File-Indiana Distribution Center

In this Nov. 11, 2010 file photo, Ricardo Sandoval places packages in the right shipping boxes at an fulfillment center, in Phoenix. Amazon announced expansion and job growth in Indiana in 20202.

(The Center Square) – Burning through those online gift cards will go incrementally faster in 2021 depending on how high local sales taxes are in your local Illinois municipality. 

That’s because of a 2019 law that took effect with the new year. 

In reaction to the U.S. Supreme Court’s Wayfair v. South Dakota lawsuit, Illinois lawmakers sent Gov. J.B. Pritzker legislation that would require many online retailers, including Amazon and others, to collect state and local sales tax from online purchases. Online retailers have collected a use tax at the same rate as sales tax before the new year but the new law means where you live could add cost to the purchase. 

“You’re not just paying the 6.25%, you’re paying 8.25% or 7% because they’re taking that state 6.25% and they’re taking county or other optional-to-enact taxes,” said Carol Portman, president of the Taxpayers Federation of Illinois. “If it goes to me in my home in Downers Grove, it’s one thing. If it goes to my office in Springfield, it’s a different one.”

For instance, Chicagoans buying a stuffed animal from Amazon would pay Illinois’ 6.25% rate but also Cook County’s 1.75% and Chicago’s 1.25% taxes. Add in Chicago's 1% Regional Transportation Authority sales tax of 1% and you reach a total of 10.25%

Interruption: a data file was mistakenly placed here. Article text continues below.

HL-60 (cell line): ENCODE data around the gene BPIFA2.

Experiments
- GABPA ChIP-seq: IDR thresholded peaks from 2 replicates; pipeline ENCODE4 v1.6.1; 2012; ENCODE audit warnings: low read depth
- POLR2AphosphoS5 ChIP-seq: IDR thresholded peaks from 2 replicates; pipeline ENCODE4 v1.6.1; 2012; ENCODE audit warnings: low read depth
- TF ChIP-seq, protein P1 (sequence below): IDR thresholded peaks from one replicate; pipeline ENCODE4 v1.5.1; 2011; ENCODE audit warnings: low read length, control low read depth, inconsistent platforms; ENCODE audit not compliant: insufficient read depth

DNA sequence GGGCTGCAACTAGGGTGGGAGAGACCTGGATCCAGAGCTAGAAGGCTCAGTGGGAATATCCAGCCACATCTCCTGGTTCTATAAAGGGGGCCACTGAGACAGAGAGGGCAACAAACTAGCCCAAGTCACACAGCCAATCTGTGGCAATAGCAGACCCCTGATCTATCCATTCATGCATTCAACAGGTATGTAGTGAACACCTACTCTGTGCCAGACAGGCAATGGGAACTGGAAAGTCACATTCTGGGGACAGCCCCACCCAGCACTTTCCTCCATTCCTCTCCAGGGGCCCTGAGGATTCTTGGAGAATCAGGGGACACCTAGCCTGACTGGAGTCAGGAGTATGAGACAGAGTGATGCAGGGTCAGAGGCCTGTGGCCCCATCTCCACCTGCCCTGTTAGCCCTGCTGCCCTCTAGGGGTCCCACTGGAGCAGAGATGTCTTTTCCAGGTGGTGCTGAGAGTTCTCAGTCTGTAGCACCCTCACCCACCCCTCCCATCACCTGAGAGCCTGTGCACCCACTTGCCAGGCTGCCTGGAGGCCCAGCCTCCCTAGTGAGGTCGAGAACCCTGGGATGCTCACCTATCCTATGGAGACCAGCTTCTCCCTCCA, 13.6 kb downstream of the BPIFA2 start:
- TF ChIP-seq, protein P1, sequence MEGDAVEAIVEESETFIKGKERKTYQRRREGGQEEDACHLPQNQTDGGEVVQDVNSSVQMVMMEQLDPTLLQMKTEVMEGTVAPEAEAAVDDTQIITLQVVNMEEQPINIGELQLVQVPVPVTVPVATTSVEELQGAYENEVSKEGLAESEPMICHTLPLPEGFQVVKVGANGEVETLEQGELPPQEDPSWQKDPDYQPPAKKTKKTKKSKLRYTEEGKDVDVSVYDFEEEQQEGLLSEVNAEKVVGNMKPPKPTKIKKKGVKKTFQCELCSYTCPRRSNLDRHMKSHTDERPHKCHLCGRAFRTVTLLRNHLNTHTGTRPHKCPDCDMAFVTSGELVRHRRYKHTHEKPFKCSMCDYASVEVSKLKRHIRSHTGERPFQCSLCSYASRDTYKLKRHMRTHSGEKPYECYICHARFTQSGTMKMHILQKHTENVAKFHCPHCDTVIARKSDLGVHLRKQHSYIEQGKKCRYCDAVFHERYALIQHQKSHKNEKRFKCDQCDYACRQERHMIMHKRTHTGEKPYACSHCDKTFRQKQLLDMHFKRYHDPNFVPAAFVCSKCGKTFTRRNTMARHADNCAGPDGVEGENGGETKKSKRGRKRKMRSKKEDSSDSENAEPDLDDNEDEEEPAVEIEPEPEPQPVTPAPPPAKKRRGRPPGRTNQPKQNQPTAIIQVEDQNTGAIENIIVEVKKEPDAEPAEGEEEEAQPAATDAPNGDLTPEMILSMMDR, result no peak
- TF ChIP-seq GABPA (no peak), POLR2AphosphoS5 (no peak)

The teddy bear shipped to Carbondale would see the state tax plus Jackson County’s 1% tax and the city's 2.5% tax for a total 9.75% tax.

Sellers conducting business via an online marketplace like Amazon rely on the retail giant to collect the correct amount of taxes. Illinois had historically relied on the buyer to remit taxes, something that was regularly ignored. Illinois and others then changed course and began requiring retailers to collect sales taxes, putting the onus on them to remit the tax. 

Retailers say this puts online sellers on even ground with local shops who must charge higher prices to account for local taxes and fees. 

Online retailers who sell less than $100,000 annual gross sales or have fewer than 200 individual sales to Illinois do not have to collect the tax. The tax change gets complicated if an online retailer has a physical presence in Illinois. According to the Illinois Department of Revenue, an online retailer that completes a sale from a location in Illinois would apply the taxes from that location. If the business sells something outside of the state, it would then apply the 6.25% use tax. 

“Illinois’ sales tax structure has always been complicated and this just adds another layer of complexity to it,” Portman said. “The good news is that, for brick-and-mortar retailers, there’s no difference for any of their customers now whether you buy something from an online seller or if you buy it from the brick-and-mortar retailer.”


Regional Editor

Cole Lauterbach is a regional editor for The Center Square covering Arizona, California, Oregon, and Washington. For more than a decade, Cole has produced award-winning content on both radio and television.